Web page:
If you have not already done so, you may wish to read the
Introduction to Gnomica.
Saturday 9 February 2013
Read gnomica 1-250 here!
Show me someone who never gossips,
and I will show you someone who is not interested in people.
Barbara Walters (25 Sep 1929 – )
Well, there’s interest and there’s interest!
One of the most commonly quoted lines from Latin poetry simultaneously means the exact opposite of what the pseudo intellect citing it mistakenly assumes. I speak of these words spoken by the character Chremes, a hopeless gossip and busybody, in the play Heauton timoroumenos of the playwright Terence (195 – 159 BCE):
homo sum: humani nil a me alienum puto.
I’m human, and nothing humans do do I consider none of my business.
Seeing this endlessly repeated misapplication repeated like some mindless meme and glibly trotted out by semi-literate poseurs to prove pretty much the opposite of what it intends prompted me a while back to devote a few words to that embarrassing repetition compulsion: before proceeding, please do have a look here, and by all means use the line — but use it correctly!
But, back …
I don’t necessarily disagree with the sentiment this princess of the gossips puts forth, even if one could read it as something of a self-justificatory stroking of her own life’s wordy work just to hear it purr.
What, first of all, is ‘gossip’?
A foundational sense (OED) is that of someone “who has contracted spiritual affinity with another by acting as a sponsor at a baptism”, and from that distant beginning the term takes a long and interesting semantic journey through the branching byways of North Germanic’s Old English, Old Norse and Old Swedish to medieval English and on to a “familiar acquaintance, friend, chum; female friend invited to be present at a birth” and on to “idle talk; trifling or groundless rumour; tittle- tattle” or a person who engages in such conversation. The original godsibb (>> gossip) is a ‘kind of’ [in case you are interested] bahuvrihi compound whose first element is transparent enough, and whose second refers to some kind of relationship by blood or kin (cf. modern English ‘sib ling’) – thus. godsibb ‘relationship to god, god-related’. Thus, again, the OED.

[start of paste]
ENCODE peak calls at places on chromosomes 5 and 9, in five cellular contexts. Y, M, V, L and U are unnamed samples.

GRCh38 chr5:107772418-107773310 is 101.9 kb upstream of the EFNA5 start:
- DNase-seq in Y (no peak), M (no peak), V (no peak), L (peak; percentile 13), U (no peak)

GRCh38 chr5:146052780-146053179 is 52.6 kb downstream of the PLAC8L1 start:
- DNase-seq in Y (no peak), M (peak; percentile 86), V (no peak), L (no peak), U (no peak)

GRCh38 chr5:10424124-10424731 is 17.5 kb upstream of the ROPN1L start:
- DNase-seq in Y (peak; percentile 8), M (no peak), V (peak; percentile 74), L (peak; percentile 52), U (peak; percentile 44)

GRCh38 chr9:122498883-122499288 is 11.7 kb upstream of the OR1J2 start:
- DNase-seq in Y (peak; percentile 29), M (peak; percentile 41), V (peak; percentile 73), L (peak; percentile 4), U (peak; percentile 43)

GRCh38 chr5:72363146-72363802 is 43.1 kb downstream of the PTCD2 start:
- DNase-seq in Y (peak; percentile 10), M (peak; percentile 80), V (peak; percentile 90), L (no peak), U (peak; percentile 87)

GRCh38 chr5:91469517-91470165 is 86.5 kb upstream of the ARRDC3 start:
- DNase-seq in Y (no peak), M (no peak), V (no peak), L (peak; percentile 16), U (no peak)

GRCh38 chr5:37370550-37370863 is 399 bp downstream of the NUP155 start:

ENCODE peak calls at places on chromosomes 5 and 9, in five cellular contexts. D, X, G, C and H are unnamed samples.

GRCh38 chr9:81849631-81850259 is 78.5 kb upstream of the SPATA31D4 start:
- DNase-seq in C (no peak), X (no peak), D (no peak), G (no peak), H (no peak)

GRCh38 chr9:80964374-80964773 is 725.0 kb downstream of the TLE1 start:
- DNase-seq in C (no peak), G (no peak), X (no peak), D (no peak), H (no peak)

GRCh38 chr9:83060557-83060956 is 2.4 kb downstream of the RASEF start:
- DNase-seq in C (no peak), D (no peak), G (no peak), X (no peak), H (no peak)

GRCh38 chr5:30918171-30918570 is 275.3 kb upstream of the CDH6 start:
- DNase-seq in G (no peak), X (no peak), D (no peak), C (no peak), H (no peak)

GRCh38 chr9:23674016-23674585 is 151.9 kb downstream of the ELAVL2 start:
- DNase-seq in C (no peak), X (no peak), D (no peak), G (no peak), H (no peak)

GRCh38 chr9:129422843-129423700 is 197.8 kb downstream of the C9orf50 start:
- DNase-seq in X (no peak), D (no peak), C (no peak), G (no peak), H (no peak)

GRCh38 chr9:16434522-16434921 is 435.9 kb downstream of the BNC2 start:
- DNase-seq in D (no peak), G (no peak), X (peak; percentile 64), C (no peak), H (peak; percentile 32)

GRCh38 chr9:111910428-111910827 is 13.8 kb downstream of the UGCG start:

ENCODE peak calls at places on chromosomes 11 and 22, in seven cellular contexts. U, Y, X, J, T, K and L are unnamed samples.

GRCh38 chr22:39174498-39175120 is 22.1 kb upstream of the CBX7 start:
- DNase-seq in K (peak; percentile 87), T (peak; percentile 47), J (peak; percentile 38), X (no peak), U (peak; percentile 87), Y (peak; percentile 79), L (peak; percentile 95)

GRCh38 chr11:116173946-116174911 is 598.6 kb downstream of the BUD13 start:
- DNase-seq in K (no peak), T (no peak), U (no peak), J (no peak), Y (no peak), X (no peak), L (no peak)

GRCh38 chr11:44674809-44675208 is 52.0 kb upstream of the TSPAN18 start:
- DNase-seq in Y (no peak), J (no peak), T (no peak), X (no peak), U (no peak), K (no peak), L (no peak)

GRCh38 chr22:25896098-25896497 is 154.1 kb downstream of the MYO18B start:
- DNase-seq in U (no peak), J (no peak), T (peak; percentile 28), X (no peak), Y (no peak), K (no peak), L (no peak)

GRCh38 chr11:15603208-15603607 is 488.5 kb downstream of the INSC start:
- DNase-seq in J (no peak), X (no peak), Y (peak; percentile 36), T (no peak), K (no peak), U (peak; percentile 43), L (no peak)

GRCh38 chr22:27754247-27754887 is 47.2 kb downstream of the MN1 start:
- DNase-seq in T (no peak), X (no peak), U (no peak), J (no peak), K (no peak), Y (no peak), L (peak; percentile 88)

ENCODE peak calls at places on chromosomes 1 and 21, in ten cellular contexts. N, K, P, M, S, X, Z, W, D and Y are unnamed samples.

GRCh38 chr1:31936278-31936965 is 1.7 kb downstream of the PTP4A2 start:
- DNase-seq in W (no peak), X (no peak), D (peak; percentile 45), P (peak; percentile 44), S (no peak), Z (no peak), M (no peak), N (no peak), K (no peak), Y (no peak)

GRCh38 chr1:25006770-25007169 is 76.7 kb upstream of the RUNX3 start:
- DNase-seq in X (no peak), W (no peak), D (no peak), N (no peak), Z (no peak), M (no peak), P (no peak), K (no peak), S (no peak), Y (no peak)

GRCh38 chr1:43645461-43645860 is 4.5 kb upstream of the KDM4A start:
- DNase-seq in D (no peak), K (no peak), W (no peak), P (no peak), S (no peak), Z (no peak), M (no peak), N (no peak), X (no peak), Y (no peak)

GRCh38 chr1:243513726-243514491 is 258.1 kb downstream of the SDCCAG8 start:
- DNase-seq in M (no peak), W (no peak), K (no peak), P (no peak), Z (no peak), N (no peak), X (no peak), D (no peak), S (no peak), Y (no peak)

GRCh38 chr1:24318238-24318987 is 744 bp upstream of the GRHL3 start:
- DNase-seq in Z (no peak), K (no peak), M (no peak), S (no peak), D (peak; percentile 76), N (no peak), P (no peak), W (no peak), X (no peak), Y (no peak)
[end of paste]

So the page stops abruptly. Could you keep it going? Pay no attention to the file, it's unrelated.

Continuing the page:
Or – vernacularly — gossip is just divine, as in the divine Mss Behar, Goldberg, Walters, et aliae on The View, that ultimate in self-indulgent and free-wheeling gossip with its Chremes-like curiosity about the lives of the forever famous, the high and mighty, the fleetingly famous. OK – well and good that!
I may adopt at times a stance of supercilious mockery over people’s tendency ‘out there’ to gossip endlessly and even maliciously about strangers and friends, about friend and foe alike, and lift my refined brow in furrowed disapproval of such jejune goings-on. How can people lower themselves to the vapid preoccupation with such drivel?
It’s probably something inherent in our genes, perhaps something Darwinian about the survival value of knowing as much as you can about what you may run into out there away from the cave. Something like, “Knowledge is Power” (national spy agencies are but cranked-up version of this paranoid prophylactic). And there surely is a certain entertainment value to knowing this and that about someone that someone else does not – again, from the Darwinian angle, you are now part of the ‘in’ group and no longer on the out and out. I mean, we all want to ‘belong’, right — from the time of that very first playground game where we did not get picked (by either side)?
So, I can’t really pretend that I’m above tawdry diversions like gossip, and I do have a pretty good idea of – as I just asked above — how people can lower themselves to the vapid preoccupation with such drivel.
After all, I used to spend a lot of time with in the cannibalistic ecology of a university academic department – than among some of whose very clever Ph.D.s you will rarely find a more developed relish for endless gossip about the real and the fake, the false and the true, the ins, the outs, the whos, the whats, the wheres, the whys, the whens …